My parents are still married after forty-three years, not because my father fills all my mother’s emotional needs, or because my mother fills all my father’s needs. They are still married because love and commitment over-ride an entitled view of themselves that would make them ditch each other for “something better”.

Their home is established on more than unmet needs; it is established on the Word of God, the God who promises to be more than they will ever need. With grace, they love each other and help each other grow. With even more grace, they accept each other’s flaws and choose to keep loving–whether or not the other changes.

I signed my divorce papers for one thing only—and that was my husband’s ongoing affair with a minor child almost the same age as our oldest daughter. Today, the girl is pregnant and they are still together, albeit not legally married.

Hear me carefully when I say there were many things I could have divorced him over. I had no lack of “reasons” I could have used. But I refused to sign divorce papers until it became undeniably clear that there was no other way.

I am divorced with a good conscience. My plea to everyone out there is this: love your spouse, stay with your spouse for better or for worse unless it is simply impossible and your spouse’s sin meets the criteria for divorce as said in the scriptures. Don’t take this teaching on boundaries to mean you can put up walls for everything hurtful in your marriage. You will not heal your heart like this; you will hurt your soul, your spouse, and your children. You will be selfish, refusing to love until your own needs are met. This is not the way of the cross.

In God’s kingdom, the way up is the way down. Get on your knees, ask God how you can love your spouse best, and learn what specifically speaks love to him/her.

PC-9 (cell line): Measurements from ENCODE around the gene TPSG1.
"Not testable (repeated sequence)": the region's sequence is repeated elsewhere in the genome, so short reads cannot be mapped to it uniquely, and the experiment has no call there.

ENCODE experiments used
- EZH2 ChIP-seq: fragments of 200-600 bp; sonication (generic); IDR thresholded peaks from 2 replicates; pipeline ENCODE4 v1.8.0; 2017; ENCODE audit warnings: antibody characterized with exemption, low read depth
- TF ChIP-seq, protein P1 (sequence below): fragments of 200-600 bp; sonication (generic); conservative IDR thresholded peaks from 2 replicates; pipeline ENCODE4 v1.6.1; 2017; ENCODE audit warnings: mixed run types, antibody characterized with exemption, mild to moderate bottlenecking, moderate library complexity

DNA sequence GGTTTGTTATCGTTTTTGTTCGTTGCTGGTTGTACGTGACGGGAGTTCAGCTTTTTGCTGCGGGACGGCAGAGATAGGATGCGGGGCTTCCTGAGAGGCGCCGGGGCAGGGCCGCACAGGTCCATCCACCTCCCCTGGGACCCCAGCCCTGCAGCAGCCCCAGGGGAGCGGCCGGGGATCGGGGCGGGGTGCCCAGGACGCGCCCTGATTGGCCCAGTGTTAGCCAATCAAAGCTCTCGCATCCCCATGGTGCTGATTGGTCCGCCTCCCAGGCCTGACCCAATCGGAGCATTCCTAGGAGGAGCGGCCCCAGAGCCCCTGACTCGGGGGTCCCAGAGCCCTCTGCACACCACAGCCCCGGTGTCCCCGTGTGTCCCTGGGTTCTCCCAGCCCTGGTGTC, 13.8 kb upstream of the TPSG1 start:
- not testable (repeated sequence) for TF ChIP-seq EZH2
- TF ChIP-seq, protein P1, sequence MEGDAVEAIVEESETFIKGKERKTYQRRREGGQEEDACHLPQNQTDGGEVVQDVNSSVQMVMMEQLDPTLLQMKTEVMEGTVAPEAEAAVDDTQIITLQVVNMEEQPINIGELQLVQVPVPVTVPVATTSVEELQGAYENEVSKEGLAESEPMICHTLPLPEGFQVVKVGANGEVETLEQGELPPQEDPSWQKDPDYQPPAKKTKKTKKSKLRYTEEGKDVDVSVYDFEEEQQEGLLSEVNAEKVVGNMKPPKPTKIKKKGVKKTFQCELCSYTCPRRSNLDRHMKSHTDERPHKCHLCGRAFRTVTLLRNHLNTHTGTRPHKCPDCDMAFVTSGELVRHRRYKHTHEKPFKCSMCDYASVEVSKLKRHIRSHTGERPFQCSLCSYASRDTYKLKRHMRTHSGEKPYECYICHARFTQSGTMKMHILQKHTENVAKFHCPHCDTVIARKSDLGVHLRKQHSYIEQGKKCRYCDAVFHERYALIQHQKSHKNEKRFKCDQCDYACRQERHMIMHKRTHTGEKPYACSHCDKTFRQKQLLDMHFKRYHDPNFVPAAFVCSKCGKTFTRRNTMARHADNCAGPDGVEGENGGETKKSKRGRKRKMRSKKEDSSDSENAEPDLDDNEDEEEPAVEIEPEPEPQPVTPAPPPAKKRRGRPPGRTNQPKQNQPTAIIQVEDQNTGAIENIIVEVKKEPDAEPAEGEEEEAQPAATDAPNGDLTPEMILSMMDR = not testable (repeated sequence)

Somewhere along the way you will be surprised with inner soul freedom that is so much greater than you’d experience if you quit and ran for something you thought was better.

It won’t be better.

Every good marriage has at least one partner who is willing to love extravagantly even when the other does not deserve it.

My challenge for all of you today is this: take your spouse’s faults and choose to love extravagantly, anyway. Give 100%. Love the person you once fell in love with, and love them hard. Find out what makes your particular spouse feel loved, and just do it, without question.

What speaks love to your spouse may be entirely different than what speaks love to you. Study your spouse, ask questions, and go all out for the growth of your marriage.

You will never regret it!

Stay faithful, and God will faithfully clarify your thoughts, bring healing to your soul, and help you grow—even if your spouse’s faults continue.

Never give up unless, as in my own case, your marriage is no longer possible. Cheers to all beautiful, committed souls who grow, grow, and grow a marriage!

Author: Sara Daigle

Author, speaker, and mother of four beautiful kids. Passionate about wholeness, healing, purpose, and identity for all women regardless of culture, background, or circumstance.